Viivi Maria Saarenkylä is an internationally acclaimed accordion player. She was declared accordionist of the Year in Finland in 2018.
” Arctic fells, frosty winds, wide waters and deep forests. That is our home – the North. For us it is the birthplace of our attitude as well as many memories, a source of inspiration, stories and tradition, a vast play ground full of endless trails to travel. “
Solju is an innovative Sami music project led Ulla Pirttijärvi and her daughter Hildá Länsman. The two women have developed a captivating mix of northern Sámi traditions with contemporary, cutting edge music. Solju uses the Sami traditional chant called yoik.
The arrangements feature delightful contemporary classical strings, delightful synth layers, electronic beats, shamanic drums, a wide-range of acoustic percussion and innovative instruments like the hang drum and throat singing.
The lineup on Odda Áigodat includes Hildá Länsman on vocals, yoik; Ulla Pirttijärvi on vocals, yoik; Teho Majamäki on percussion; Janne Puurtinen on keyboards. Guests featured: Czech National Symphony Orchestra strings, Paavo Lötjönen on cello, Mikko Neuvonen on throat singing and Janne Puurtinen on synth bass and synthesizer.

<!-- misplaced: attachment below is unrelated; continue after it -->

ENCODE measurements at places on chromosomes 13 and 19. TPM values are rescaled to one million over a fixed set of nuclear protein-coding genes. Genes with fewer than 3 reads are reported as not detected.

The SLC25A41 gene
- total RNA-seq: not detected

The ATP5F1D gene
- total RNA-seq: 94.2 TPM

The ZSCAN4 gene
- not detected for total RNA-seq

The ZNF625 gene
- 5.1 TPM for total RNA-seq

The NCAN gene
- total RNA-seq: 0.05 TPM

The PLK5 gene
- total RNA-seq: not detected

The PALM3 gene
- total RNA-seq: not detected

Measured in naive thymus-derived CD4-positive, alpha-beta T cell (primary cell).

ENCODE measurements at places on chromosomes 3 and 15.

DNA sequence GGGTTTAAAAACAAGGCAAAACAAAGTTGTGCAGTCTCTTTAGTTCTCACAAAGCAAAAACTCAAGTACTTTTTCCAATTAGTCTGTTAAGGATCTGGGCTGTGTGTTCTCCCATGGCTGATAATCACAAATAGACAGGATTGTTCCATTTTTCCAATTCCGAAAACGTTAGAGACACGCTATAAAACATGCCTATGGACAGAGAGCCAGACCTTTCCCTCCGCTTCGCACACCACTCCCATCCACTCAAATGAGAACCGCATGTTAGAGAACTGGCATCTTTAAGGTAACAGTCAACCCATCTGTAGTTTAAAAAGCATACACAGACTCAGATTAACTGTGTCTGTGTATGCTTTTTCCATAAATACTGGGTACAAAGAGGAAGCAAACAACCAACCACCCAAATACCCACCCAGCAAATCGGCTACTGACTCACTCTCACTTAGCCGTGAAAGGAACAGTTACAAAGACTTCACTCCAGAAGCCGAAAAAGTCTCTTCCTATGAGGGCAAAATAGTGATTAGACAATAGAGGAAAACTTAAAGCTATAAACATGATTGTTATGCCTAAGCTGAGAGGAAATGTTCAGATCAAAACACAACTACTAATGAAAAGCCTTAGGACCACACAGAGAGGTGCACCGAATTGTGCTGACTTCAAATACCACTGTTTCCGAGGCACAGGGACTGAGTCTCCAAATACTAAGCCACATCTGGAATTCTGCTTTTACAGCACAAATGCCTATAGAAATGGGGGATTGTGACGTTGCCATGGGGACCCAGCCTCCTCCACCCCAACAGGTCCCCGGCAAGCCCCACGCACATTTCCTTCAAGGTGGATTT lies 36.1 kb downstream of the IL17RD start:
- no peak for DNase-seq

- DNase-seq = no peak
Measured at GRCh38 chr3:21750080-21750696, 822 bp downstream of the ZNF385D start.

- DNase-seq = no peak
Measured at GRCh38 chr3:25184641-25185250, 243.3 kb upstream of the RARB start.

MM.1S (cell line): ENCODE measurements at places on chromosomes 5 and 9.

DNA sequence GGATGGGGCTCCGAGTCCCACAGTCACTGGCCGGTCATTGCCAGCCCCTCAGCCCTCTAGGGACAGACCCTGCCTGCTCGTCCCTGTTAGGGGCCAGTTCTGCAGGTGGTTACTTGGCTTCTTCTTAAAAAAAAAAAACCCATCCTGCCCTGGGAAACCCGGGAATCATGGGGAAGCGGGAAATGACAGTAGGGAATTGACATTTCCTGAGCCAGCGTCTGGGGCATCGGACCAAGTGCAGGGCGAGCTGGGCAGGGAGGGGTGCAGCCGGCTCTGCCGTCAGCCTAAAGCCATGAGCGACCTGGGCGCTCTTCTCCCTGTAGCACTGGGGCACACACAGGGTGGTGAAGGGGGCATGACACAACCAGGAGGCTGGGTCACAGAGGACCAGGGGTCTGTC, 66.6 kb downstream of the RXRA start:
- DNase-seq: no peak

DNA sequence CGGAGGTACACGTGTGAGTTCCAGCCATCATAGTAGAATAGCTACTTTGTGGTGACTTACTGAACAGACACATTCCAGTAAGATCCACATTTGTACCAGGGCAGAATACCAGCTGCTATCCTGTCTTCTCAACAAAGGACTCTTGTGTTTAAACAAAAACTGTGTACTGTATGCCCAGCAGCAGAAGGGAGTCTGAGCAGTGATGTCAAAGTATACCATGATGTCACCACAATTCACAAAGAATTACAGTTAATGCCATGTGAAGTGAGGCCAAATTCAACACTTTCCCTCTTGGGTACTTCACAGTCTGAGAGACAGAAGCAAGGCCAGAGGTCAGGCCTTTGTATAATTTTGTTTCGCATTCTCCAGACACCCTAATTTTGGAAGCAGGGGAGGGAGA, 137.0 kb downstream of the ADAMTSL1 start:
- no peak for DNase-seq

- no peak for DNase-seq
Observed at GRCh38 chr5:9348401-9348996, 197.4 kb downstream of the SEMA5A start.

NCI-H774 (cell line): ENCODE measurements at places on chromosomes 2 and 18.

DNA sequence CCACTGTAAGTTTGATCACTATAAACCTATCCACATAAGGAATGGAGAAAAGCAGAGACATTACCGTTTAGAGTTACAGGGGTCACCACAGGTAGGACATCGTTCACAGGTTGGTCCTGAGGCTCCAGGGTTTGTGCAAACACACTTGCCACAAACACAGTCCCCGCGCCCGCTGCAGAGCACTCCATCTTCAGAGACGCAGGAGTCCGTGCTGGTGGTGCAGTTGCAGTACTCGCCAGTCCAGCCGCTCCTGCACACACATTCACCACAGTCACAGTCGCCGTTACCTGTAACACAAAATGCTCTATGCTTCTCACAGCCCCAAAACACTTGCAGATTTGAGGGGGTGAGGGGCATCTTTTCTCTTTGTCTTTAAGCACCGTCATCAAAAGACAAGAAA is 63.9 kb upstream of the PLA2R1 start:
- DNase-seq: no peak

Odda Áigodat is a mesmerizing, groundbreaking album rooted in Sami traditions.
Norwegian band Vajas (Echo) represented a synergy of arctic voices and sound: (i) the traditional Sami yoiks of Ánde Somby emanating from the distant tundra; (ii) the entrancing violin stylings and melodic voice of Kristin Mellem; and (iii) the renowned and captivating synthesizer sound voyages and creations of Nils Johansen.
All three accomplished musicians were based in the arctic city of Tromsø, northern Norway.
Ánde Somby is a famous Sami traditional yoiker as well as a well-known legal scholar and indigenous rights activist. Kristen Mellem is a classically trained violinist and composer who works with folk music, yoiking and community theatre. Nils Johansen is a contemporary musician and composer and was the music mastermind of the internationally celebrated group Bel Canto.